Winter can put some considerable strains on an industrial operation's fuel supply. Cold temperatures can cause fuel to thicken or even freeze up, and this could cause a variety of different issues in industrial machinery.
You know how much malfunctions that lead to downtime for your equipment can cost your company. Taking some preventive measures before you reach the coldest part of the year can drastically improve your bottom line over the course of the winter.
The following are four important things you should do before the winter gets here to ensure that your equipment remains adequately supplied with fuel throughout the cold season:
Adding anti-gels to your fuel
Putting anti-gels in your fuel will prevent your fuel from thickening as it gets colder. Thicker fuel will flow through your pipes more slowly and take longer to reach your equipment. It will also create more friction against your pipes and could prematurely age your pipe system.
Anti-gels are typically a low-cost way to prevent costly productivity and mechanical problems in the cold winter months.
Wrapping pipes in insulation
The pipes in your fuel system that are located outdoors will be the most likely to suffer due to the cold weather. However, you can easily protect your outdoor pipes from freezing up by wrapping them in insulation.
Wrapping pipes in insulation will keep them warm and minimize the surface area of each pipe that is exposed to the low temperatures outdoors. The best way to insulate pipes is to wrap them in such a way that all openings and all seams along the length of the pipe are sealed.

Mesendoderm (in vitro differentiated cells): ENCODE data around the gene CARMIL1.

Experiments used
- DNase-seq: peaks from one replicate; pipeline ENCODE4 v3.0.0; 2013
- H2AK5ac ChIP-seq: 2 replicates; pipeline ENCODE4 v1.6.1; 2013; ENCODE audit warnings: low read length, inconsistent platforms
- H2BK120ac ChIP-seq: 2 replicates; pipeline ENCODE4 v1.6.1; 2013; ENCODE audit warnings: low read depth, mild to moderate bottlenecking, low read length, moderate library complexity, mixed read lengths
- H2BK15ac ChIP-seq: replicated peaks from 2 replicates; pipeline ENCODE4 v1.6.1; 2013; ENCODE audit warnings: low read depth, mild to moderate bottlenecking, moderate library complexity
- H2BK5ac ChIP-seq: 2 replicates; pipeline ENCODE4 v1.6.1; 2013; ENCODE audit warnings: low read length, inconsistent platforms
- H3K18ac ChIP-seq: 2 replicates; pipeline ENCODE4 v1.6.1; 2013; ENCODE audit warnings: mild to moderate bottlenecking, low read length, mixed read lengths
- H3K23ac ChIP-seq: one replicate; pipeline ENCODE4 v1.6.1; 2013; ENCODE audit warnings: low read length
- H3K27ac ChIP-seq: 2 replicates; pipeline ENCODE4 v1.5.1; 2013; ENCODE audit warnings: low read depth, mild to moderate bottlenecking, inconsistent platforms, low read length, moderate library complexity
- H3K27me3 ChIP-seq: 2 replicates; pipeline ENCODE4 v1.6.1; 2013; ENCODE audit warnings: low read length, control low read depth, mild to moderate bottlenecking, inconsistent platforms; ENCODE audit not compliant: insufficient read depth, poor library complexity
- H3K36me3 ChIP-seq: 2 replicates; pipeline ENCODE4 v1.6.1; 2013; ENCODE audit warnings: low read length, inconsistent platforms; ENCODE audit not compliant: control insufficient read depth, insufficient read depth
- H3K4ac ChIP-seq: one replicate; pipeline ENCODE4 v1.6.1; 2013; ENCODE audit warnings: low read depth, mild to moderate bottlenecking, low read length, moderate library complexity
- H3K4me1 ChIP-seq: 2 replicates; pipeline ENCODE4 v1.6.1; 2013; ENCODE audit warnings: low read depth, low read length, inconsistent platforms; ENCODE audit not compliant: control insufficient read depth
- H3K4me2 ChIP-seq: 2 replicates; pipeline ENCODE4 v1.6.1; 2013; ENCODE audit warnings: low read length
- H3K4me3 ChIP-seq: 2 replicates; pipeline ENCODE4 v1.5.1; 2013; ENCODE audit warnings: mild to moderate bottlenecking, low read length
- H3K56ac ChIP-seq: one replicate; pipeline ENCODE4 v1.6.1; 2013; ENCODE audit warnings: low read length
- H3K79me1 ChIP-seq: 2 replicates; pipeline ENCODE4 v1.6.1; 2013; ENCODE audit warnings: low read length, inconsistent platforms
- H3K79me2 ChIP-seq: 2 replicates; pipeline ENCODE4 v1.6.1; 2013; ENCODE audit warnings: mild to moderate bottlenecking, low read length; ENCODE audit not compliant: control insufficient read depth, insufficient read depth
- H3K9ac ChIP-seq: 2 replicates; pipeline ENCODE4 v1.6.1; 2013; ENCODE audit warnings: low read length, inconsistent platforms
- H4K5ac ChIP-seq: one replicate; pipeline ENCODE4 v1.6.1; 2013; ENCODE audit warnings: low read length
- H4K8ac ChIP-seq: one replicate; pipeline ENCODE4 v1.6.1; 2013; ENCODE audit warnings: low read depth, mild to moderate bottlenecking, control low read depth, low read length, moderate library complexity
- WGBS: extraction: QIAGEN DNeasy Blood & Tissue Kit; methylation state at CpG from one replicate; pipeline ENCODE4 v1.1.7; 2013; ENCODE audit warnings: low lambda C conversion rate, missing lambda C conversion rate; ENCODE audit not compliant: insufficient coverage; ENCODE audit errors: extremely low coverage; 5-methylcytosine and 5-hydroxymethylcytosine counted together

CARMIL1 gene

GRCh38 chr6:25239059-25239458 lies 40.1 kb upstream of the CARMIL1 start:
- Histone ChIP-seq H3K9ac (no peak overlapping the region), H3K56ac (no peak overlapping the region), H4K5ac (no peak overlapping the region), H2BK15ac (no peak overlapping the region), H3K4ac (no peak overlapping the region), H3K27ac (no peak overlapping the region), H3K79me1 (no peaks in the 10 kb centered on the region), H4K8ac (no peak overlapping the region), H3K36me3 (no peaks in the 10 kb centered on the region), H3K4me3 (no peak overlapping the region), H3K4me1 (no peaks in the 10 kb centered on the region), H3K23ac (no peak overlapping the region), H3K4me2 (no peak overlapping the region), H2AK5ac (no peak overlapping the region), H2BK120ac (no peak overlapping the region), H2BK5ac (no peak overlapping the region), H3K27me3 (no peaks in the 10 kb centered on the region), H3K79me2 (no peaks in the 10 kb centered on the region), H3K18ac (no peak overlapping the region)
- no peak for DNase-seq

Relocating filters to the indoors
One of the biggest reasons why a fuel supply system gets blocked up due to the cold is because the filters become clogged with wax. This will reduce the amount of fuel that makes it through and reaches the combustion stage, and it will thereby reduce the efficiency of your machinery.
You can drastically reduce the chances that this cold weather malfunction will occur if you have new filter housing built indoors at your facility.
Installing a larger line
If you've dealt with inadequate fuel supply issues in the winter time before, you might want to consider having a larger line installed. A larger fuel oil line will be able to deliver fuel more effectively.
Fuel will be less likely to freeze if it is flowing through a thicker line, and you will be able to pump fuel throughout your facility more quickly when cold temperatures require your equipment to work extra hard to get the job done. For more information, talk to a professional like Small & Sons Oil Dist Co.